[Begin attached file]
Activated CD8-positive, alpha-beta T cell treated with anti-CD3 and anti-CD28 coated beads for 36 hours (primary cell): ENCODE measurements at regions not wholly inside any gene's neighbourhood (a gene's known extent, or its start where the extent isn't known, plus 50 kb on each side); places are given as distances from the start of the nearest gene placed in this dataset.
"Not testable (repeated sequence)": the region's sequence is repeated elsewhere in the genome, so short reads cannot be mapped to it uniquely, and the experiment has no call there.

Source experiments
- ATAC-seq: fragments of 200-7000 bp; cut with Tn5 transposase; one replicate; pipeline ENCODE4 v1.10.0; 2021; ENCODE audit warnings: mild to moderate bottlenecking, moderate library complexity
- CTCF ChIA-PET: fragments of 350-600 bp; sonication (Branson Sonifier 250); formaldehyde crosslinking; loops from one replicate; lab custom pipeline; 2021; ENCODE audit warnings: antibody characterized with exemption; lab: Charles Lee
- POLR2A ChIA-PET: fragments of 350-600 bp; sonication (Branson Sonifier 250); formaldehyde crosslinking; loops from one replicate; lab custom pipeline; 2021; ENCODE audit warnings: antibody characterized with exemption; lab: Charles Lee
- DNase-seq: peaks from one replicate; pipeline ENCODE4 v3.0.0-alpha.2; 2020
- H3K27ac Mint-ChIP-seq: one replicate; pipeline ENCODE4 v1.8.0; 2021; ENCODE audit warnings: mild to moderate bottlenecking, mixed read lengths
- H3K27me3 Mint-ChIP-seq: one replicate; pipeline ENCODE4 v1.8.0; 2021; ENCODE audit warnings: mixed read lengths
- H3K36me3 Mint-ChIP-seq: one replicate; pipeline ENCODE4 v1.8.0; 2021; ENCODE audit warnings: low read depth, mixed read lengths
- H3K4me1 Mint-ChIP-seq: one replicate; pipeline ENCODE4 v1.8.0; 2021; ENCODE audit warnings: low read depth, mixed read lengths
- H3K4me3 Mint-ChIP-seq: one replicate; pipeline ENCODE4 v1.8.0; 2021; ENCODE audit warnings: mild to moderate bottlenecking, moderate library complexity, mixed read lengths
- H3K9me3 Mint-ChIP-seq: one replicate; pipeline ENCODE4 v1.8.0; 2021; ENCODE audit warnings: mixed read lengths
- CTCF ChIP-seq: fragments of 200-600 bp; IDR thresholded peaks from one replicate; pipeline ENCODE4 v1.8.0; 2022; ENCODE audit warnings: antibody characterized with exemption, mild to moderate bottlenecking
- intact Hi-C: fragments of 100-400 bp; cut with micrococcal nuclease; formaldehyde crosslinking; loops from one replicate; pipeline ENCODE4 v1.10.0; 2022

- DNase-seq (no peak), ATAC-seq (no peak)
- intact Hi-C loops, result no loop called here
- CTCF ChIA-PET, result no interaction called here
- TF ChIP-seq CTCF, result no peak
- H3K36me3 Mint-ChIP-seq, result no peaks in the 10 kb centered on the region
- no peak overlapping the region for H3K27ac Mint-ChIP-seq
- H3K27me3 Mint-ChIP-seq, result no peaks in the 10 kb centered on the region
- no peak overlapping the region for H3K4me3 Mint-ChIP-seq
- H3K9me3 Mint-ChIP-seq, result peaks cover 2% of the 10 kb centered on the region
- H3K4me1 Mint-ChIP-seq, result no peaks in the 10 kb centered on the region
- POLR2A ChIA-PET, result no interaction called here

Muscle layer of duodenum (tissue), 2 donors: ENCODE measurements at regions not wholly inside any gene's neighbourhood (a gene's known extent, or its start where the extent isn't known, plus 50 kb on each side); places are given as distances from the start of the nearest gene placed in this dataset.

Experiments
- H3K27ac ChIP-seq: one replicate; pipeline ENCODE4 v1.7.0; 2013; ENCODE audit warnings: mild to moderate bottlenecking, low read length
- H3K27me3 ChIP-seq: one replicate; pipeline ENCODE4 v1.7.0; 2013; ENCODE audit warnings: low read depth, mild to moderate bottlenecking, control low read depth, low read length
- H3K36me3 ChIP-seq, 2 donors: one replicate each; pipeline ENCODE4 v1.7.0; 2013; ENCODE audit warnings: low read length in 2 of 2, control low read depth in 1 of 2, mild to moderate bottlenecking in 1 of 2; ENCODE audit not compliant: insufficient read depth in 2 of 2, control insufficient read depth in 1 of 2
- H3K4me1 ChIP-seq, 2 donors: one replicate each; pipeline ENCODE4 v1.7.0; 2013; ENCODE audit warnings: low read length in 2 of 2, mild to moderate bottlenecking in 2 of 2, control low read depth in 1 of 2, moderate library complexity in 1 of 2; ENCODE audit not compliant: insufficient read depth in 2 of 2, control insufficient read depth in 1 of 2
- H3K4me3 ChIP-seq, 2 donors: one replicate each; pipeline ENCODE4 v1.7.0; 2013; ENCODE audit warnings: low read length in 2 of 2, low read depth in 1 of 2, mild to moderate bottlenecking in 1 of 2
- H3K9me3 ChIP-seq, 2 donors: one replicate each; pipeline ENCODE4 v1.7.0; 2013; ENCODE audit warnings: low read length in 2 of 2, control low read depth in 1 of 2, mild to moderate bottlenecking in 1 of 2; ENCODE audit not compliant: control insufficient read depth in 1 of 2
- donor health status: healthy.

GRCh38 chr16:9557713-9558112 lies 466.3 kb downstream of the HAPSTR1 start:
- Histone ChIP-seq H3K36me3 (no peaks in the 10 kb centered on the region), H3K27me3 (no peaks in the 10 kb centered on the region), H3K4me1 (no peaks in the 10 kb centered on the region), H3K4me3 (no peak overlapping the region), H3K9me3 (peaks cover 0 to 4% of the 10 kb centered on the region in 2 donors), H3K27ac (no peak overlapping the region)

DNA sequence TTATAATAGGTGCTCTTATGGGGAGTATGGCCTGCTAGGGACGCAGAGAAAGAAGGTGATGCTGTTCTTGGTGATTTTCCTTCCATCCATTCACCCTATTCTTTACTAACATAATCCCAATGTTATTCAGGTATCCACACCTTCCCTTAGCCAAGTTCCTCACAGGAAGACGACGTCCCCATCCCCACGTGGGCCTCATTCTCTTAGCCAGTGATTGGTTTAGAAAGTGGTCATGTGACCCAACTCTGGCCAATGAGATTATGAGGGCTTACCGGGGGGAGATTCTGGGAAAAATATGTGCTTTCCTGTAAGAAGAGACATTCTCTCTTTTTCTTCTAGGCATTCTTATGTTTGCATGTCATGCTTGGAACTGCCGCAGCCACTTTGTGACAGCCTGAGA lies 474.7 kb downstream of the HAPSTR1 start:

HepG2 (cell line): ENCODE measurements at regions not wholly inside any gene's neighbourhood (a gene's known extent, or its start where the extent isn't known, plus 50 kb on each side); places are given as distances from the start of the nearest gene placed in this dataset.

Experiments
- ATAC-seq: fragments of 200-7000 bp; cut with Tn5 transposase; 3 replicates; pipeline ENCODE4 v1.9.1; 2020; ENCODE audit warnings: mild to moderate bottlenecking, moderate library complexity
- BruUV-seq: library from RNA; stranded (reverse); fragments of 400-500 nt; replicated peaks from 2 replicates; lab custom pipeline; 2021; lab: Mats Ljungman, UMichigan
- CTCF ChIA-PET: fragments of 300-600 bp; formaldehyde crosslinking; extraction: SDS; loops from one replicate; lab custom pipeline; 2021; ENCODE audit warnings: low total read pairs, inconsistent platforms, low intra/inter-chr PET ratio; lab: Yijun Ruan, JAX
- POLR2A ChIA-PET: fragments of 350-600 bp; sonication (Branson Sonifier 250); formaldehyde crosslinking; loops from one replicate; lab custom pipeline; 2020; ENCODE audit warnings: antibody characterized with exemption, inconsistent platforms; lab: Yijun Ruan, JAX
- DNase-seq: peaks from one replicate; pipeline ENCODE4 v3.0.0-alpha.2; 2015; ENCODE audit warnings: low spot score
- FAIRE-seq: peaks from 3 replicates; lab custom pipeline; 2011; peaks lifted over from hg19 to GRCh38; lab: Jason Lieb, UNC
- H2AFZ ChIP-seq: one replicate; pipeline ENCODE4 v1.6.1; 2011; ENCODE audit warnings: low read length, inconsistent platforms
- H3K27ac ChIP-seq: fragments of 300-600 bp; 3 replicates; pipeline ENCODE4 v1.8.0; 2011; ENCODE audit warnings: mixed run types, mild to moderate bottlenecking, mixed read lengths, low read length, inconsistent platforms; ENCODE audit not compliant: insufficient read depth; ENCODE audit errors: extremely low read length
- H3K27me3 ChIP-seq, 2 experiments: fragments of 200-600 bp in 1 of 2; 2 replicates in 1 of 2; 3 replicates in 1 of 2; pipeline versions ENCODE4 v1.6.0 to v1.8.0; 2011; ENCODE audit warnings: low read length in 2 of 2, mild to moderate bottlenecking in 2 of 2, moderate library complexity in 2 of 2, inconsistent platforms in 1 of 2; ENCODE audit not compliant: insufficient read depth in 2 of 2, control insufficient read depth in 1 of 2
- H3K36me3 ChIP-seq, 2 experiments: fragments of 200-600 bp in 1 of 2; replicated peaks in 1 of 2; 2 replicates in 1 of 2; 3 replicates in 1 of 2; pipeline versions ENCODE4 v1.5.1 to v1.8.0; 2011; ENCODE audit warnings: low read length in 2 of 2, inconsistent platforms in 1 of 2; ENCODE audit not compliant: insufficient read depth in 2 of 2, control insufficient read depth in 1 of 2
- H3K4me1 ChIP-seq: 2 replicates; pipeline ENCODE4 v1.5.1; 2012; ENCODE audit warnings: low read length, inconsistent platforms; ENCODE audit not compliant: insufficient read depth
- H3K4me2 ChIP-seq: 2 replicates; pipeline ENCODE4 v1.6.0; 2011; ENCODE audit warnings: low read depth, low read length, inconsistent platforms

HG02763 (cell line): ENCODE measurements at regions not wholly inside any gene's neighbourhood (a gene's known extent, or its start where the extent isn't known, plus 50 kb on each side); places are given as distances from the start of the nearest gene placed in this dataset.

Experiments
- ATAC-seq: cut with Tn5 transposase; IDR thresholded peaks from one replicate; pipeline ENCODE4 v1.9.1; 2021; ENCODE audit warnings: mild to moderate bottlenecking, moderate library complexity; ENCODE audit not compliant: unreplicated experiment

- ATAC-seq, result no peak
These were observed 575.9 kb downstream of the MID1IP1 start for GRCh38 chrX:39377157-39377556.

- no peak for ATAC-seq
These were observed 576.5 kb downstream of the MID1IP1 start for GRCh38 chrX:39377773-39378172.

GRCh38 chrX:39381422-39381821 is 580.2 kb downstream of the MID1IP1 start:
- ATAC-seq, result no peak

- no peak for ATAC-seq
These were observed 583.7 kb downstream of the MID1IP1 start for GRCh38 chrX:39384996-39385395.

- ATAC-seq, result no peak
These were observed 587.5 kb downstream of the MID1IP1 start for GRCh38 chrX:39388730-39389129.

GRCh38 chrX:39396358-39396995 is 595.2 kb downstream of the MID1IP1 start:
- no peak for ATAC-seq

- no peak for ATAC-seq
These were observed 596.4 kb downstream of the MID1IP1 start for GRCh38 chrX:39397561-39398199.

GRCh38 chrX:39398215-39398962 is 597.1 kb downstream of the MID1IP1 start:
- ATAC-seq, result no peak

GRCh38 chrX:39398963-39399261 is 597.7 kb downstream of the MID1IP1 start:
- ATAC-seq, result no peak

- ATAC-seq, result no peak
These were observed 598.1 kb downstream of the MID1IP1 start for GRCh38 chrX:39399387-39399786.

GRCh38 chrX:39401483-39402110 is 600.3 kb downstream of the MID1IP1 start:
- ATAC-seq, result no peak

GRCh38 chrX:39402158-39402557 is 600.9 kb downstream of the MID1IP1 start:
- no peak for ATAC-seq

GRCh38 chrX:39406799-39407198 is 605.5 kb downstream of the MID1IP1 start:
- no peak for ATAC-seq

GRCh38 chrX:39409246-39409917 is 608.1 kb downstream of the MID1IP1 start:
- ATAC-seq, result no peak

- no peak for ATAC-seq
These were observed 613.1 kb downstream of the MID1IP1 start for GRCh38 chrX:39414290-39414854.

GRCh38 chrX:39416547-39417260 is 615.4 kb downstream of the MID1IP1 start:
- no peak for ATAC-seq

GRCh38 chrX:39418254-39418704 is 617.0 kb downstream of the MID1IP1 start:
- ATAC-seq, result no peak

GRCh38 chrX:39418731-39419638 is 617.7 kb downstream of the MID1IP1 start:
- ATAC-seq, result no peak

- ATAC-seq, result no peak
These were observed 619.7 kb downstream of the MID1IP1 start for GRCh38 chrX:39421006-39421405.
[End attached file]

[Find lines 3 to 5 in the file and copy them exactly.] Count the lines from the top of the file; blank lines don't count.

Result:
Source experiments
- ATAC-seq: fragments of 200-7000 bp; cut with Tn5 transposase; one replicate; pipeline ENCODE4 v1.10.0; 2021; ENCODE audit warnings: mild to moderate bottlenecking, moderate library complexity
- CTCF ChIA-PET: fragments of 350-600 bp; sonication (Branson Sonifier 250); formaldehyde crosslinking; loops from one replicate; lab custom pipeline; 2021; ENCODE audit warnings: antibody characterized with exemption; lab: Charles Lee